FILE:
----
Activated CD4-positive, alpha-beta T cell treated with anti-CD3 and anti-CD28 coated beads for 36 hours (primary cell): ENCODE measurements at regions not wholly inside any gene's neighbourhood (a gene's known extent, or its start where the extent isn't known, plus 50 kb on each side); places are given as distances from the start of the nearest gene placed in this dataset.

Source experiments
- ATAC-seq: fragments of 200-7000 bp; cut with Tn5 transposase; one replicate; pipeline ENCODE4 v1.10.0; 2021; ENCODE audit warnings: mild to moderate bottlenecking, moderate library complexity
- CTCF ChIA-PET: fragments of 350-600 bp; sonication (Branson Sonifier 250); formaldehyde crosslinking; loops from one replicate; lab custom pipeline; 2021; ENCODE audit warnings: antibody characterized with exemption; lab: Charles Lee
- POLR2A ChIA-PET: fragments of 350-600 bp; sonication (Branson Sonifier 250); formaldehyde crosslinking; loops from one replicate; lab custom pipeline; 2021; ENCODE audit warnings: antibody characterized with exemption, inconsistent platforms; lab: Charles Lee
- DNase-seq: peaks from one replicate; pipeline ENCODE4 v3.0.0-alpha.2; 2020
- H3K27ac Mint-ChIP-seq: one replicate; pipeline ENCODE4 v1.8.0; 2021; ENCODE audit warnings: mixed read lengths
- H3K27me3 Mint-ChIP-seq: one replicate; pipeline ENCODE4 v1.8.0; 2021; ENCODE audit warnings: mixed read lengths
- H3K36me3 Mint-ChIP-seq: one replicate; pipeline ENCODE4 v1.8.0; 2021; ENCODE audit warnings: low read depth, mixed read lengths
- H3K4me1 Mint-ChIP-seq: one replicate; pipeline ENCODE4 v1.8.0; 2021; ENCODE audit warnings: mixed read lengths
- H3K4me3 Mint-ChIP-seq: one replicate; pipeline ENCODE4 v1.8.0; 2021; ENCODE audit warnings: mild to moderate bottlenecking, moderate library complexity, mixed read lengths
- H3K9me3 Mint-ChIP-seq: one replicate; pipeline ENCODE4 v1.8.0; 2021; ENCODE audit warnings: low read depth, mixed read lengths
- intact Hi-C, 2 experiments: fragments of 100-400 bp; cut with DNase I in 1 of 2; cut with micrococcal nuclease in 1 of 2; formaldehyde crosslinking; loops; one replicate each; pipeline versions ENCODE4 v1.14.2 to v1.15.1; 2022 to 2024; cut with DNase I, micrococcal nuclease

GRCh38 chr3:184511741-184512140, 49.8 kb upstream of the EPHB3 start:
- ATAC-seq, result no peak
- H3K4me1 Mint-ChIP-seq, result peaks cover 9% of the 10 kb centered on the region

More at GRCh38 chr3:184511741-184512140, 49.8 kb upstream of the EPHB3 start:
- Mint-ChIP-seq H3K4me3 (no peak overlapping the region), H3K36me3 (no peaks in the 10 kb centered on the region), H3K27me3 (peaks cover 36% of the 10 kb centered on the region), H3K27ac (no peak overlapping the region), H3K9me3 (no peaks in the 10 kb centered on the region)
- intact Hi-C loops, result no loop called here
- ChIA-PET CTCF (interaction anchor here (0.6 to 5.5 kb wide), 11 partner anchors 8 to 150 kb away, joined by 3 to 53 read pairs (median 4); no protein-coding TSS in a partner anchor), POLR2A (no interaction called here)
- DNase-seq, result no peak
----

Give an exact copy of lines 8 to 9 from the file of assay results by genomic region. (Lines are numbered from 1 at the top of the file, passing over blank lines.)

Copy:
- H3K27me3 Mint-ChIP-seq: one replicate; pipeline ENCODE4 v1.8.0; 2021; ENCODE audit warnings: mixed read lengths
- H3K36me3 Mint-ChIP-seq: one replicate; pipeline ENCODE4 v1.8.0; 2021; ENCODE audit warnings: low read depth, mixed read lengths